EPA fines Shell for Clean Air Act permit violations during offshore oil exploration in Alaska

Share via AddThis
Posted September 6, 2013

Today the U.S. Environmental Protection Agency announced settlements with Shell Gulf of Mexico, Inc. and Shell Offshore, Inc. for violations of their Clean Air Act permits for arctic oil and gas exploration drilling in the Chukchi and Beaufort Seas, off the North Slope of Alaska.

Based on EPA’s inspections and Shell’s excess emission reports, EPA documented numerous air permit violations for Shell’s Discoverer and Kulluk drill ship fleets, during the approximately two months the vessels operated during the 2012 drilling season.

In today’s settlements, Shell has agreed to pay a $710,000 penalty for violations of the Discoverer air permit and a $390,000 penalty for violations of the Kulluk air permit.

EPA issued the Clean Air Act Outer Continental Shelf permits for Shell’s operations in early 2012. The permits set emission limits, pollution control requirements, and monitoring, recordkeeping, and reporting requirements on the vessels and their support fleets of icebreakers, spill response vessels, and supply ships.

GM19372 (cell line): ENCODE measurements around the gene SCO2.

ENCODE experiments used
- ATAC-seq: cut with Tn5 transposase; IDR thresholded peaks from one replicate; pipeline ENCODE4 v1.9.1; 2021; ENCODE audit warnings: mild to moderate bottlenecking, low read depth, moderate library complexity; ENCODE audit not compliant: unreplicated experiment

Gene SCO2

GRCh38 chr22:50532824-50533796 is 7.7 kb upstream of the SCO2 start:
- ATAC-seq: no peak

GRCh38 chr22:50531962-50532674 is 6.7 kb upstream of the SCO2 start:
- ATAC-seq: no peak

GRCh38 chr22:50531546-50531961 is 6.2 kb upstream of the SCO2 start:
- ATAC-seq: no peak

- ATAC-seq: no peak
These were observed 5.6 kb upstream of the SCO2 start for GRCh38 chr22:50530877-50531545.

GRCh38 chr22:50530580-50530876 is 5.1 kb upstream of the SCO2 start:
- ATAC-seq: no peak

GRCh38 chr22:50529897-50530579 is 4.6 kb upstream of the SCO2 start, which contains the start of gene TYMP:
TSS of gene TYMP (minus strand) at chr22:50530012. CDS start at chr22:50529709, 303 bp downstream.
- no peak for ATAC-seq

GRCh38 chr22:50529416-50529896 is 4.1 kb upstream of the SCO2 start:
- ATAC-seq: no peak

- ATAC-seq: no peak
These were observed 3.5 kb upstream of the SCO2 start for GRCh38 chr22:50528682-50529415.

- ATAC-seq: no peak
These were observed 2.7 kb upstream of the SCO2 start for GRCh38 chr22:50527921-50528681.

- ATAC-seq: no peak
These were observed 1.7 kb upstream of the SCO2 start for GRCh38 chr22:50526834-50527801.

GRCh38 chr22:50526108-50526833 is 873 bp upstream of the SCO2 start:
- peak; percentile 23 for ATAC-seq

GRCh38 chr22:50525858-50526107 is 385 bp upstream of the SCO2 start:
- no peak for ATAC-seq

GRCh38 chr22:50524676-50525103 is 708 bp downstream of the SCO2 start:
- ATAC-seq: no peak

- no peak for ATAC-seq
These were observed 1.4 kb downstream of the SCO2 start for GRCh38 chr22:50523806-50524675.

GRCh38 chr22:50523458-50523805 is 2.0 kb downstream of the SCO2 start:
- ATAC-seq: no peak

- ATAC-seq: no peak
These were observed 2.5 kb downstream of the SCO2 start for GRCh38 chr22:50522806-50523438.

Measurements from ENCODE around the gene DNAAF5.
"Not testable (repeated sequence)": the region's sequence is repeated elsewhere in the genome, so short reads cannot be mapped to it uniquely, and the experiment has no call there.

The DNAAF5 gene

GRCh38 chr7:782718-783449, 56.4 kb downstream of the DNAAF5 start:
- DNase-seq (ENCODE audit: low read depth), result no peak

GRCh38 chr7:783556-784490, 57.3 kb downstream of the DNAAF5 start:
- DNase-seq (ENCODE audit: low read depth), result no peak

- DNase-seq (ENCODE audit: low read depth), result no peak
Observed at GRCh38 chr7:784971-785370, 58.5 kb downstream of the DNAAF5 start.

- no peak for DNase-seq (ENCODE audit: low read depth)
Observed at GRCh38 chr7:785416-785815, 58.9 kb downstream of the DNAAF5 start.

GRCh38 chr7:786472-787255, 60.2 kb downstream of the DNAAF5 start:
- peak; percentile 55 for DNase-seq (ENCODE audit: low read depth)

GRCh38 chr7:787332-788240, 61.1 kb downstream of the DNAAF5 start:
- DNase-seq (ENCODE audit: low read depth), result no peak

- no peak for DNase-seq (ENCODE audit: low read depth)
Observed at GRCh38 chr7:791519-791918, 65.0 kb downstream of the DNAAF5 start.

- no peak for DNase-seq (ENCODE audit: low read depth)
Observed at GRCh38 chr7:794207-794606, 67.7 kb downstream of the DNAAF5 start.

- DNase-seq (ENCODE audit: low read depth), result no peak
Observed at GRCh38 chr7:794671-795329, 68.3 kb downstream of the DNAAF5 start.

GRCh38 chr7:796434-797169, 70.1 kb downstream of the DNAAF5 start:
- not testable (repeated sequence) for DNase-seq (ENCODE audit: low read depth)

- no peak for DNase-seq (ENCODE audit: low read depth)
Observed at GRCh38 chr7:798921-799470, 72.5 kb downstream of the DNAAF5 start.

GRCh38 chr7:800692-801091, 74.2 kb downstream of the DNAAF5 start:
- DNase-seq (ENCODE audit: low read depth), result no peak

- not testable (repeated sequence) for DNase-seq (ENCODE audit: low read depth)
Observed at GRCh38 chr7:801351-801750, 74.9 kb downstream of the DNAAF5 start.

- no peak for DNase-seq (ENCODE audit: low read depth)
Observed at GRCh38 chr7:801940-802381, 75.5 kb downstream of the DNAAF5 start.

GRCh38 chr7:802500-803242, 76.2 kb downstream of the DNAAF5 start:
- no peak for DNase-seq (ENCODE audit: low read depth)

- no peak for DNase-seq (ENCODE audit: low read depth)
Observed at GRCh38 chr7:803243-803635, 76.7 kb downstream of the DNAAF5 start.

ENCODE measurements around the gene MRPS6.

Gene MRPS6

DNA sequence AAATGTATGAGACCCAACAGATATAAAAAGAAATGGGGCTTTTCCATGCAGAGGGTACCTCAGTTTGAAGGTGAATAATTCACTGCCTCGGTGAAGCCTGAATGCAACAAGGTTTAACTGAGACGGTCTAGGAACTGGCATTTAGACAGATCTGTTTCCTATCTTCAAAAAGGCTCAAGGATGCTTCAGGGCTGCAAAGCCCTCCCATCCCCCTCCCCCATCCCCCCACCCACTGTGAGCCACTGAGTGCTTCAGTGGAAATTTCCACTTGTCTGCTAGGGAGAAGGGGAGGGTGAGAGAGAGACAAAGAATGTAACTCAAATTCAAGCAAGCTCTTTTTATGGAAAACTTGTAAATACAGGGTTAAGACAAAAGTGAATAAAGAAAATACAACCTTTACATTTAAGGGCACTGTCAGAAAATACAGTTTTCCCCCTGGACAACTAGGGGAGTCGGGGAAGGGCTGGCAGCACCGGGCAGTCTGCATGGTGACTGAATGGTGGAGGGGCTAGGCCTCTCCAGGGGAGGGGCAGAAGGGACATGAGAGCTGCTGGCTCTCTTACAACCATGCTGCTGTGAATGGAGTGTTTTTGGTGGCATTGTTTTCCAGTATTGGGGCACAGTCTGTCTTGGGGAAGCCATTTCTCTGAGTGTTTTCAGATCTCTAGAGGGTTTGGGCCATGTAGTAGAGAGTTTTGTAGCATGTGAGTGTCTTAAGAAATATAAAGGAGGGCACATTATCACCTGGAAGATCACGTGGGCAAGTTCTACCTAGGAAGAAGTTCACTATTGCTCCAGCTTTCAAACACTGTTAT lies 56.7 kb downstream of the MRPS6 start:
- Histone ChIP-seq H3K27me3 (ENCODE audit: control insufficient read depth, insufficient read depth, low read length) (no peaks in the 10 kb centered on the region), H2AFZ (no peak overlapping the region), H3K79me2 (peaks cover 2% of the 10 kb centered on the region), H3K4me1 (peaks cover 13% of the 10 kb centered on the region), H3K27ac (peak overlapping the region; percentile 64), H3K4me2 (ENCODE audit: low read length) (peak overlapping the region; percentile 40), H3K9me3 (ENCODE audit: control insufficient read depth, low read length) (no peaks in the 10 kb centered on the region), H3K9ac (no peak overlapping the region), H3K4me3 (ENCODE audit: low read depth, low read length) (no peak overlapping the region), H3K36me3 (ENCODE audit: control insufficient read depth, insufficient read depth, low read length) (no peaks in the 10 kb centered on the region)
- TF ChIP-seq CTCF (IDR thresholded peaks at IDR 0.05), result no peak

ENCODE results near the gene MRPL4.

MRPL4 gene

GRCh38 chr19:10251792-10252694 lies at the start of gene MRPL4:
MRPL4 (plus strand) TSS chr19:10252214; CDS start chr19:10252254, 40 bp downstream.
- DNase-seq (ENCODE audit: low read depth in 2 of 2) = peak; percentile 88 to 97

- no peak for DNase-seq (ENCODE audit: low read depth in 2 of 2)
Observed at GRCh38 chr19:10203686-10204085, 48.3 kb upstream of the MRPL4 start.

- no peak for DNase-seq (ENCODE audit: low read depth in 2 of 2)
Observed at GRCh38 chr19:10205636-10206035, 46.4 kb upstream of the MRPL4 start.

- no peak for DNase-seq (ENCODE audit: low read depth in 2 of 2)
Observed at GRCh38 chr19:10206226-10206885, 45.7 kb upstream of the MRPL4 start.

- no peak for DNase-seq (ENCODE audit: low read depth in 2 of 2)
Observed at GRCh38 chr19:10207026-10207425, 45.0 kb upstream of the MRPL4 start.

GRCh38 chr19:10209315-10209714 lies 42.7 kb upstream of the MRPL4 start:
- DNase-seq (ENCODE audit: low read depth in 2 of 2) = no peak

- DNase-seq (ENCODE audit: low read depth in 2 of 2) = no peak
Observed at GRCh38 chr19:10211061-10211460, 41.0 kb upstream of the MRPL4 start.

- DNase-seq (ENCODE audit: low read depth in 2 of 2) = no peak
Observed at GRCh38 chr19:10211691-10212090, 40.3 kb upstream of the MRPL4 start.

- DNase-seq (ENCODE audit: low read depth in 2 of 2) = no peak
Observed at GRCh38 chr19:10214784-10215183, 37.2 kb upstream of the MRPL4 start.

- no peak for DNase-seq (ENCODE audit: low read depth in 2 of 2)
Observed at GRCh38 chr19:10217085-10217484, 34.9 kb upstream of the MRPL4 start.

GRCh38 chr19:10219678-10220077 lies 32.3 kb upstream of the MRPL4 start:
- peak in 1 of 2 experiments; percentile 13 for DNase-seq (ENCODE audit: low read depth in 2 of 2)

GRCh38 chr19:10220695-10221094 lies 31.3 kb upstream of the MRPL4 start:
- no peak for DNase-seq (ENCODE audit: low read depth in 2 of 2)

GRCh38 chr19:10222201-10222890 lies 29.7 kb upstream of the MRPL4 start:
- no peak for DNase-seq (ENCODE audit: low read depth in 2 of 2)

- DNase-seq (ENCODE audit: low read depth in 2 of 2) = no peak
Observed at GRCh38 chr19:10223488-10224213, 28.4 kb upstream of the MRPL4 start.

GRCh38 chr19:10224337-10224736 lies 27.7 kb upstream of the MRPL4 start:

In January 2013, EPA issued violation notices for Shell’s Discoverer and Kulluk air permits. Shell did not operate in 2013 under the air permits.

Source: EPA



54,130 science & technology articles

Categories

Our Articles (see all)

General News

Follow us

Facebook   Twitter   Pinterest   StumbleUpon   Plurk
Google+   Tumblr   Delicious   RSS   Newsletter via Email

Featured Video (see all)


Using static electricity, insect-sized flying robots can land and stick to surfaces
Small drones need to stay aloft do their jobs — whether that’s searching for dangerous gas leaks or…

Featured Image (see all)

NASA’s rodent habitat, developed at Ames Research Center in Moffett Field, California, serves as a home away from home for mice on the International Space Station. Previous rodent experiments aboard space shuttles contributed to the development of new drugs now fighting osteoporosis on Earth.

Credits: NASA
Mice Studies in Space Offer Clues on Bone Loss
Astronauts know their bodies will be tested during time spent on the International Space Station, from the 15…